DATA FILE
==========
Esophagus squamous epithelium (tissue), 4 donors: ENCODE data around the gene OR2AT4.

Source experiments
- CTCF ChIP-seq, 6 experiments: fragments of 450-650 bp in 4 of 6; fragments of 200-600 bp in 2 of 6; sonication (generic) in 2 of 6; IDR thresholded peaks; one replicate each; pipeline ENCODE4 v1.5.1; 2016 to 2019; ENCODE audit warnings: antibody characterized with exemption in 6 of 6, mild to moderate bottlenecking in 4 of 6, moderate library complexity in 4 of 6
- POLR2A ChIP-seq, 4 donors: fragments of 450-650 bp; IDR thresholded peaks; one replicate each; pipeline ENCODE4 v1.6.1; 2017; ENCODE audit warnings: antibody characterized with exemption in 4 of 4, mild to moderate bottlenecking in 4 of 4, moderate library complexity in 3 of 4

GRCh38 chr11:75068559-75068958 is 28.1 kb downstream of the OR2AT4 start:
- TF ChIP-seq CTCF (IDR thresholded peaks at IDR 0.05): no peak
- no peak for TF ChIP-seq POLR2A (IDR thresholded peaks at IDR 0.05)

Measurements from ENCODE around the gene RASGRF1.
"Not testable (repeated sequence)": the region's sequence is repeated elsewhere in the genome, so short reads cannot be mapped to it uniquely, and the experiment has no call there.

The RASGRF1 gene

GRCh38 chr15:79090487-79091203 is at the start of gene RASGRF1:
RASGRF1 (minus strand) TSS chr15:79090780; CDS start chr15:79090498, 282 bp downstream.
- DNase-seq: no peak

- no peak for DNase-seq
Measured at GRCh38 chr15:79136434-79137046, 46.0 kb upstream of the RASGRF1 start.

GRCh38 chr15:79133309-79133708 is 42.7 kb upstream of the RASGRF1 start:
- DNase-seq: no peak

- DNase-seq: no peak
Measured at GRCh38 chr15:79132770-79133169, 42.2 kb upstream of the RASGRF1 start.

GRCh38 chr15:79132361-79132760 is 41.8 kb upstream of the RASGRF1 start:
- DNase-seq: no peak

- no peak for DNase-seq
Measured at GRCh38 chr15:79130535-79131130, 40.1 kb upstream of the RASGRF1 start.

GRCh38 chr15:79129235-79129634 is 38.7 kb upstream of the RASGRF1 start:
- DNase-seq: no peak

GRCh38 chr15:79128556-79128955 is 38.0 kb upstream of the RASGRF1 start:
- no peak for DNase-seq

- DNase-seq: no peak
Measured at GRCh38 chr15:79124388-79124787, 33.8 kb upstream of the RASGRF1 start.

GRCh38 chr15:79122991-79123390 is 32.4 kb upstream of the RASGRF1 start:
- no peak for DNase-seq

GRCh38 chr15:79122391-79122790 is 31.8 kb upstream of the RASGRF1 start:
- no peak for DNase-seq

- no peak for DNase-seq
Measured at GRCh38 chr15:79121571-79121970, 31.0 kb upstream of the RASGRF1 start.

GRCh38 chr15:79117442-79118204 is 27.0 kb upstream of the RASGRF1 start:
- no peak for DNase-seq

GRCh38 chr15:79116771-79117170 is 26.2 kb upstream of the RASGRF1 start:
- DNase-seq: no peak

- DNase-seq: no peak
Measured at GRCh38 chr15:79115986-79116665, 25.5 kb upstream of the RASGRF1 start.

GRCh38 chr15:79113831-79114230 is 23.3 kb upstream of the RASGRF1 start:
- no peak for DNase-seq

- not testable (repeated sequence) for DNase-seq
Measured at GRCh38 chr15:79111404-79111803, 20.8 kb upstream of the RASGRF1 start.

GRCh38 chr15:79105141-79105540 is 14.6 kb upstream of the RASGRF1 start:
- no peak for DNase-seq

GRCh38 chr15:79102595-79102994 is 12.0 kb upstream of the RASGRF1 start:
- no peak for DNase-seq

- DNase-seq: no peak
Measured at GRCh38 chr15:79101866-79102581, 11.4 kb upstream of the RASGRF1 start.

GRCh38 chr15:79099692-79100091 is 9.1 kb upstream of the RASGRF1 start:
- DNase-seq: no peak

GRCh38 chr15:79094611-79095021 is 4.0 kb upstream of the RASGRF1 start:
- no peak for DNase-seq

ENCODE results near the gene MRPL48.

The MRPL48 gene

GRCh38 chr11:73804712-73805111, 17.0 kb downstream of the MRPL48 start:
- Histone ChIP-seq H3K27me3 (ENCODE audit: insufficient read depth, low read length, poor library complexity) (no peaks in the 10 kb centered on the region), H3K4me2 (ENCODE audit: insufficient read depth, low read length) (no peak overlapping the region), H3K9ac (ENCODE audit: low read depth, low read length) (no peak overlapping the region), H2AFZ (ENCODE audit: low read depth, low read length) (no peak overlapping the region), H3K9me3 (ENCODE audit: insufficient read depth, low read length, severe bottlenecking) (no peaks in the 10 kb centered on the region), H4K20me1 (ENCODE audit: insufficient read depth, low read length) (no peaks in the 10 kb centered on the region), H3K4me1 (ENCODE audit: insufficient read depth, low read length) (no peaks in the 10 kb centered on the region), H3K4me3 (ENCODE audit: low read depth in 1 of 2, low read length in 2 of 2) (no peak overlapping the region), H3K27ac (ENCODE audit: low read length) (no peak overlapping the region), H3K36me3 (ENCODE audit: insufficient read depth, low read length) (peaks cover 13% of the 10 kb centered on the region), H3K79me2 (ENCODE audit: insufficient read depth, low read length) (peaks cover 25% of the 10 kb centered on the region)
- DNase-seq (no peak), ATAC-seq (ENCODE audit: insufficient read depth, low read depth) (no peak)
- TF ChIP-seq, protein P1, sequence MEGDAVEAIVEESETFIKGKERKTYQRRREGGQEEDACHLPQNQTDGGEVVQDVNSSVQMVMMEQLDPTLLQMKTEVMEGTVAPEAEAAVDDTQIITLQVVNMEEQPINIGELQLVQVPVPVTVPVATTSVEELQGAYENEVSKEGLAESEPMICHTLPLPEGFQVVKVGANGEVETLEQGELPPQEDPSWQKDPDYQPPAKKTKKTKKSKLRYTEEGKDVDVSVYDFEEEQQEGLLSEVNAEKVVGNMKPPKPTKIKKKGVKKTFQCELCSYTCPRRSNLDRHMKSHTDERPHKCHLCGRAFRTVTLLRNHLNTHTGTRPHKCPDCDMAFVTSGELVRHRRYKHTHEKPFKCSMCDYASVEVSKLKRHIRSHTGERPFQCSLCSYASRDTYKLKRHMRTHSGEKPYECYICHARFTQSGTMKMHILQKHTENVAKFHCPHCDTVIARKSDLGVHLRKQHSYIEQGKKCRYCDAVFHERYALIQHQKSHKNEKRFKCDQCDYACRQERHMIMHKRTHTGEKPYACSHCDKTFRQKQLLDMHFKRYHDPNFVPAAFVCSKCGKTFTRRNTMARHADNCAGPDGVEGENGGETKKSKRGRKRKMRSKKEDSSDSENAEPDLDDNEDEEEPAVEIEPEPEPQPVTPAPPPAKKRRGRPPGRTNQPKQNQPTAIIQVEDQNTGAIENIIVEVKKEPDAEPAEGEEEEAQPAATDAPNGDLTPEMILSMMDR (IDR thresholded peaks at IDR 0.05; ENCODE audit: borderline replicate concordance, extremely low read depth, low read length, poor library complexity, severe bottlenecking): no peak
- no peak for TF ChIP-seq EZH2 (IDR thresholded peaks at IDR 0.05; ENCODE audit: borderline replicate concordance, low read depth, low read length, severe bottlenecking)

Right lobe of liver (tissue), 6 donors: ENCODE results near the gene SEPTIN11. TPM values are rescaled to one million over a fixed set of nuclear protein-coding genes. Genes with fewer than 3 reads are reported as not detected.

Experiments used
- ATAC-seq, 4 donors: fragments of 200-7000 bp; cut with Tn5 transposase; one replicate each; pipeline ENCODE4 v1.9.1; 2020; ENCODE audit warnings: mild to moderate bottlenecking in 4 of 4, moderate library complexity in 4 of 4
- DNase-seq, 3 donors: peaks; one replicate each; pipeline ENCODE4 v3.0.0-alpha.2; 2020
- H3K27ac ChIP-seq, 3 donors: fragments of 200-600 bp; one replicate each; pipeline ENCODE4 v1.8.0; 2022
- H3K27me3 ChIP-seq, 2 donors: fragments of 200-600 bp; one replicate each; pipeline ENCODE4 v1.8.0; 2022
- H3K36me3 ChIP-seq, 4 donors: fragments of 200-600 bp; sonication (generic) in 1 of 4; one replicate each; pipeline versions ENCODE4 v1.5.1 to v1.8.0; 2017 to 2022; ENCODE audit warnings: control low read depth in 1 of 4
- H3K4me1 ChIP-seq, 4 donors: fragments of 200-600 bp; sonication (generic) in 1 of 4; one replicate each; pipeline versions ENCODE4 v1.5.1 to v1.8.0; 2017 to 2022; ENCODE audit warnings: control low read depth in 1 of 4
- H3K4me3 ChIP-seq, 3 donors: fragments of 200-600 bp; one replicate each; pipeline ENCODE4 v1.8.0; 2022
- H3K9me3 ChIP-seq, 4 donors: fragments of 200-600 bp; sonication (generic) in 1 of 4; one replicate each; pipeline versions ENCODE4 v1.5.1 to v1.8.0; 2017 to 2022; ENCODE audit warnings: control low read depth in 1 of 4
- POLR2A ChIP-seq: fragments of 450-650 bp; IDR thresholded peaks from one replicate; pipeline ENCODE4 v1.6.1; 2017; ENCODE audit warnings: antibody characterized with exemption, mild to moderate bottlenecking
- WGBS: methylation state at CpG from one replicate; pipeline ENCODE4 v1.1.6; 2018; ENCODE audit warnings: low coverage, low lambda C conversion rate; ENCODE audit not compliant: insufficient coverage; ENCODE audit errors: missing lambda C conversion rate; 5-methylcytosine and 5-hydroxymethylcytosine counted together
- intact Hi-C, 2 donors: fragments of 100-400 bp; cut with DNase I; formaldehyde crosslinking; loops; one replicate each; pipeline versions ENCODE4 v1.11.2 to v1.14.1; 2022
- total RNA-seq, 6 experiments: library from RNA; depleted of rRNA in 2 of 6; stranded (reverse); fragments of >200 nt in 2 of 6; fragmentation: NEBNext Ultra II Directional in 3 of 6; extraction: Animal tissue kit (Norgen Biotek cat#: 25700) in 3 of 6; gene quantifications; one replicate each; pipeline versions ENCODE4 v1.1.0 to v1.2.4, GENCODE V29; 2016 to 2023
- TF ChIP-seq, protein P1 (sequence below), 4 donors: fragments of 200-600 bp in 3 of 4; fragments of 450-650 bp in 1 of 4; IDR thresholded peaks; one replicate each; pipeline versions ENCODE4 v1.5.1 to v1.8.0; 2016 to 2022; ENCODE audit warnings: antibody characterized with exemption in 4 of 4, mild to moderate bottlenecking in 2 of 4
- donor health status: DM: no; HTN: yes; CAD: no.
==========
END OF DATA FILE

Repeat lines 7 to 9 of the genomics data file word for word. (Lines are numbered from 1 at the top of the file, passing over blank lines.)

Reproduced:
- no peak for TF ChIP-seq POLR2A (IDR thresholded peaks at IDR 0.05)

Measurements from ENCODE around the gene RASGRF1.
"Not testable (repeated sequence)": the region's sequence is repeated elsewhere in the genome, so short reads cannot be mapped to it uniquely, and the experiment has no call there.